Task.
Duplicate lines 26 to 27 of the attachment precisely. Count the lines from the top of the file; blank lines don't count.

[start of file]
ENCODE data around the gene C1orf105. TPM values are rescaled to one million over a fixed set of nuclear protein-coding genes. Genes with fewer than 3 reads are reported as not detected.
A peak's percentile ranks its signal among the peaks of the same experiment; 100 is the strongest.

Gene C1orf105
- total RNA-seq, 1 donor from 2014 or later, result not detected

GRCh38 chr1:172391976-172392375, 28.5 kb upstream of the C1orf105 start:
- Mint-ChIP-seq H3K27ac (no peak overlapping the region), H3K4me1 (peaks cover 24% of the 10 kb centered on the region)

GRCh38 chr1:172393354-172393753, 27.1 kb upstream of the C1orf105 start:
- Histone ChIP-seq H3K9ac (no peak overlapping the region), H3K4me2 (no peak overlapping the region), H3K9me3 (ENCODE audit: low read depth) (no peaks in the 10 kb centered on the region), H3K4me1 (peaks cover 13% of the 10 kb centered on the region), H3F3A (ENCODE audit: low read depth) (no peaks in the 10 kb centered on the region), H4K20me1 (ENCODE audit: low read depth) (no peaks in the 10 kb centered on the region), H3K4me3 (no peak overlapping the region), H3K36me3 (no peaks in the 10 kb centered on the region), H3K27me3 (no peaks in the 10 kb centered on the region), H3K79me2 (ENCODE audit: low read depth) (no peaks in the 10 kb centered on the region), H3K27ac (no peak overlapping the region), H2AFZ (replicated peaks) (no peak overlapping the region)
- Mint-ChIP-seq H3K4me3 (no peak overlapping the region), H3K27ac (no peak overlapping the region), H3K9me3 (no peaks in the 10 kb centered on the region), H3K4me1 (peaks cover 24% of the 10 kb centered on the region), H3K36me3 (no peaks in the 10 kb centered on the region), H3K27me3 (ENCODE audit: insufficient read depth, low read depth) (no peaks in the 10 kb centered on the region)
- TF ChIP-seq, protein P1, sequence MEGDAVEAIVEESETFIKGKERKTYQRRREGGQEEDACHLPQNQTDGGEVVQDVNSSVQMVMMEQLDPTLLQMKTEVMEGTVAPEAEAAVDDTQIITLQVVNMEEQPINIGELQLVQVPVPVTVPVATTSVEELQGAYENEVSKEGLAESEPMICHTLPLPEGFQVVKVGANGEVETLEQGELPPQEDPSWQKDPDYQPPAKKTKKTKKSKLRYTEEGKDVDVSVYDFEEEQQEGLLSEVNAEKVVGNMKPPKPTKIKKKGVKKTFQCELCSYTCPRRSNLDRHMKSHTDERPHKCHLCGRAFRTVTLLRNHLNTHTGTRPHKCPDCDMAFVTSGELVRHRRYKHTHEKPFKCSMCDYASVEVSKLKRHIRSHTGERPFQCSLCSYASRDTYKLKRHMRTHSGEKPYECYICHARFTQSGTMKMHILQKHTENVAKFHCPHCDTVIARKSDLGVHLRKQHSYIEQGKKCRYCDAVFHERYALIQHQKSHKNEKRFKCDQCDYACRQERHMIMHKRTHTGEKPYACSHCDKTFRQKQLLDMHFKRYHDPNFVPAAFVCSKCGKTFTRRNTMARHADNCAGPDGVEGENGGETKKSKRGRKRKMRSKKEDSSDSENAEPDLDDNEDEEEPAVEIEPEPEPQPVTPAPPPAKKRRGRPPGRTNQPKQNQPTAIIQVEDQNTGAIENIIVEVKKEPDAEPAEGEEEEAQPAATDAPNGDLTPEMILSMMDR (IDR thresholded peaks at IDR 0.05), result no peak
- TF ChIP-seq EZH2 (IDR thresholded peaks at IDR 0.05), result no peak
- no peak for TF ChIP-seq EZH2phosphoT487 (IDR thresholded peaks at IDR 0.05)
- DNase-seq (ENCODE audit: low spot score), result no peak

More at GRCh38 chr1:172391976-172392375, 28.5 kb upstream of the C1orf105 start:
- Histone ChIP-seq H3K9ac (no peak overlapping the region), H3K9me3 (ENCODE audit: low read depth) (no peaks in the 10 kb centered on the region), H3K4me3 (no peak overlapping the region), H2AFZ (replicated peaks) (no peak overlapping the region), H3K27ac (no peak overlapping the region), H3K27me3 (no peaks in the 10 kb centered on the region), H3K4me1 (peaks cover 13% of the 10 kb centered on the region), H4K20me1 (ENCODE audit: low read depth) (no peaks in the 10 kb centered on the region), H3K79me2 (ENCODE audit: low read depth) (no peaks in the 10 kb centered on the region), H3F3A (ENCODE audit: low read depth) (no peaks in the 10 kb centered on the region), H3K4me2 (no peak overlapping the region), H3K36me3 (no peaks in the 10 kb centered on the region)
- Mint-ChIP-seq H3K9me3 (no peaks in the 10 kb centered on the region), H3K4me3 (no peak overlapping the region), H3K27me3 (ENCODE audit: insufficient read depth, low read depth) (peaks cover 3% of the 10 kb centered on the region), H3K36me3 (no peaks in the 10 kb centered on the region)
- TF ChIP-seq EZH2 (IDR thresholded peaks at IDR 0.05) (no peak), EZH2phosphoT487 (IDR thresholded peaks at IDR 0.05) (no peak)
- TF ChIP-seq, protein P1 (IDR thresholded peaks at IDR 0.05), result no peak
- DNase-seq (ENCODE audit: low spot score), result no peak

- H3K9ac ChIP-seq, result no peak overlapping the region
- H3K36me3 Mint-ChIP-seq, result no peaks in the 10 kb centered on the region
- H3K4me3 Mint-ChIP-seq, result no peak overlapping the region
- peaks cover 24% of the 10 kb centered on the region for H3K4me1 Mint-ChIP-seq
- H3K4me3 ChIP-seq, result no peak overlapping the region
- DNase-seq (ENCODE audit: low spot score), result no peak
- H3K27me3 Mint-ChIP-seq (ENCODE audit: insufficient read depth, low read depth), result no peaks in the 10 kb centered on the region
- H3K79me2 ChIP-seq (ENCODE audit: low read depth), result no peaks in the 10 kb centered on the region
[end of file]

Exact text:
- H3K27me3 Mint-ChIP-seq (ENCODE audit: insufficient read depth, low read depth), result no peaks in the 10 kb centered on the region
- H3K79me2 ChIP-seq (ENCODE audit: low read depth), result no peaks in the 10 kb centered on the region